Food security reserve: In a market economy, with farmers dependent on market sales for income, there is very little incentive to keep grain off the market past harvest. Big crops get dumped at the lowest prices and the only grain held in reserves are those purchased by the grain traders who can purchase cheap from the farmers; hold the grain and then sell at record profits later in the year. A food security reserve would enable farmers and consumers through government policy to have more control over our nation's food security through the establishment of reserves. The Food from Family Farms Act, developed by NFFC, would re-establish these reserves through a price support and reserve system that would benefit both farmers in providing stable fair prices and consumers by providing a steady supply of food and removing the rationale that the food industry uses for raising retail prices.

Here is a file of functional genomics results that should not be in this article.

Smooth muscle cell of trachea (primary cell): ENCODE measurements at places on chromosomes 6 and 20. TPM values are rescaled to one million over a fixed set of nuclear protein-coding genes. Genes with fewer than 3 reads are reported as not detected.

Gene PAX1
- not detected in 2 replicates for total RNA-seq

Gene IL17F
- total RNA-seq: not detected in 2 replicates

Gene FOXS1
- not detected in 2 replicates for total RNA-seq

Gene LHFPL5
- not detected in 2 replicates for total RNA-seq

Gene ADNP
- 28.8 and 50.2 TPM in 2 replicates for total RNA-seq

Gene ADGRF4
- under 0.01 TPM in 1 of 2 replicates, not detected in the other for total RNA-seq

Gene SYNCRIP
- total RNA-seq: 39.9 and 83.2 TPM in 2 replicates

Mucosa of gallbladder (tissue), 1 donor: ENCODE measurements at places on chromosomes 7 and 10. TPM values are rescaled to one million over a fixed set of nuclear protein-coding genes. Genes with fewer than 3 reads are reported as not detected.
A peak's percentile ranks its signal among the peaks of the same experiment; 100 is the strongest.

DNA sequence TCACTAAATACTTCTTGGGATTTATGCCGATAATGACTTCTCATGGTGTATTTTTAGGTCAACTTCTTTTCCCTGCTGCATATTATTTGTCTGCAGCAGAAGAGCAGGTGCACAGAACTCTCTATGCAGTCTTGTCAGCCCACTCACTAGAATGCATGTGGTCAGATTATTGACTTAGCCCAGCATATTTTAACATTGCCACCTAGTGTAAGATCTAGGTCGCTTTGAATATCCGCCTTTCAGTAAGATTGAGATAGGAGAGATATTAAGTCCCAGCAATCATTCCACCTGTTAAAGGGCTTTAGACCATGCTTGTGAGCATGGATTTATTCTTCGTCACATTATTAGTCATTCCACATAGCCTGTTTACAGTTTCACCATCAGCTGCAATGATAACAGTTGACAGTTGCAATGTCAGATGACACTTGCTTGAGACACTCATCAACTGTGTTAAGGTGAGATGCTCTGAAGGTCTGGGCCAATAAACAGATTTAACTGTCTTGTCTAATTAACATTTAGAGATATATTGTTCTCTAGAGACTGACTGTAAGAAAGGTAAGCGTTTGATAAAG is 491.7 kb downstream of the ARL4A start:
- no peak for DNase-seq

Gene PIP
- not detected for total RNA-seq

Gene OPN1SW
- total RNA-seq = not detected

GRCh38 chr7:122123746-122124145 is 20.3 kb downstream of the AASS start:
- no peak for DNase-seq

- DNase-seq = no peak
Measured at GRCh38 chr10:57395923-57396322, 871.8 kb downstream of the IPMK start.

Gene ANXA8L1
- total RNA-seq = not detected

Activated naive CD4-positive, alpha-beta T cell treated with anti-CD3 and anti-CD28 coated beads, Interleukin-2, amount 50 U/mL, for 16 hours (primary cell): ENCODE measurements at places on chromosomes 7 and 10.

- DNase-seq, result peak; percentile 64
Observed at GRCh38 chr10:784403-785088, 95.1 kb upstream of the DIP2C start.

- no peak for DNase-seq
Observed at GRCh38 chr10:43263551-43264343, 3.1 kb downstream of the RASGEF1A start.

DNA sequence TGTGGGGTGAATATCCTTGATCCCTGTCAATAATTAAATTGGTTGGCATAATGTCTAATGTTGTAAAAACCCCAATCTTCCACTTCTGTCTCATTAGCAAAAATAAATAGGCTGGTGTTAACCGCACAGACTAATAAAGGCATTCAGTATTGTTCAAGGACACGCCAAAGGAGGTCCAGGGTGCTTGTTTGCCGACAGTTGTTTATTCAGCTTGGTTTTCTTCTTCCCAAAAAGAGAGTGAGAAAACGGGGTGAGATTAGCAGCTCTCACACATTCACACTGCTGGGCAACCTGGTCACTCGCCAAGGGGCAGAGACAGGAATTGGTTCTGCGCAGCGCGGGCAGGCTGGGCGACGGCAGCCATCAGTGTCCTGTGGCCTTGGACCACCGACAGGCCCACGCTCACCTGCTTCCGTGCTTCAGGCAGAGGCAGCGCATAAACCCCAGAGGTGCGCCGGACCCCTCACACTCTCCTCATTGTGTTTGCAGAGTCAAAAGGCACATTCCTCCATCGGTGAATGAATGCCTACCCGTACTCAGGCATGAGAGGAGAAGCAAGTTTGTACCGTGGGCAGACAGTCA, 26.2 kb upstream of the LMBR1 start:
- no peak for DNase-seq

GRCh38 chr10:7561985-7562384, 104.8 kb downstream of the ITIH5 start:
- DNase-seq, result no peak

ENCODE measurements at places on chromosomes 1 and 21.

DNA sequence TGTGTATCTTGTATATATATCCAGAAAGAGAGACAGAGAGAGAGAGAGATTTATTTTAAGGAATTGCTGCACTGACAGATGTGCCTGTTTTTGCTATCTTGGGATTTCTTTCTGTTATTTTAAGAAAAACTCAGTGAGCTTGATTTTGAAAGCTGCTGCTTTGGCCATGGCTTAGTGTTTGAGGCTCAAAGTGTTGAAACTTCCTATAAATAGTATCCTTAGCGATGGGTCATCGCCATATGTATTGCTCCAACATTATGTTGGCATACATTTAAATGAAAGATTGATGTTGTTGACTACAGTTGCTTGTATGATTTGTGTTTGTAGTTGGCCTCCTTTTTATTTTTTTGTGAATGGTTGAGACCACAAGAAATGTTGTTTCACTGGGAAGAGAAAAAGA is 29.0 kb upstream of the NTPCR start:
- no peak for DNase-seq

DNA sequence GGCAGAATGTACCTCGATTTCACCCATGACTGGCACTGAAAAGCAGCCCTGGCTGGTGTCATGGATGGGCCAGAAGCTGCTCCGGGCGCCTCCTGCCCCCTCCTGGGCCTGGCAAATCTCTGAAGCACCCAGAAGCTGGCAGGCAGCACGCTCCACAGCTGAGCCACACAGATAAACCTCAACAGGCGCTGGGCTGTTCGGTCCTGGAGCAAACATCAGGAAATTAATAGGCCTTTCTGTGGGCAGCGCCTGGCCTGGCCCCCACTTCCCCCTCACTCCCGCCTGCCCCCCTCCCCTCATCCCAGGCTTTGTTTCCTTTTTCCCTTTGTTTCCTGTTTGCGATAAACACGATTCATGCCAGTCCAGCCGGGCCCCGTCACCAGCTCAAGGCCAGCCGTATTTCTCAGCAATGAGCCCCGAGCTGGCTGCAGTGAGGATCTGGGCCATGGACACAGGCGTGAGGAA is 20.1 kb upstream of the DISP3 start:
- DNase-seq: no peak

Horizontal integration: the concentration of market power at each level of the food and agriculture industry, with control of each sector from seeds, fertilizers and machinery to processing, transportation and retailing in the hands of a small number of corporations.
Income Support: government policy that provides income to farmers (the U.S. farm subsidy payments or other payments such as green payments in Europe) that have no effect on market prices but provides farmers with some income supported by taxpayer dollars.
Industrialization (of farming): the transformation of farming so that it more closely resembles a manufacturing industry; the creation of larger farms, a reliance on inputs manufactured off the farm (fertilizers, pesticides, machinery), the displacement of labor by capital (machinery and purchased inputs), the specialization of labor and the mechanization of production methods.
Intensification: the use of increasing levels of inputs (e.g. farm machinery, chemicals and fertilizers) and the related increase in output per acre.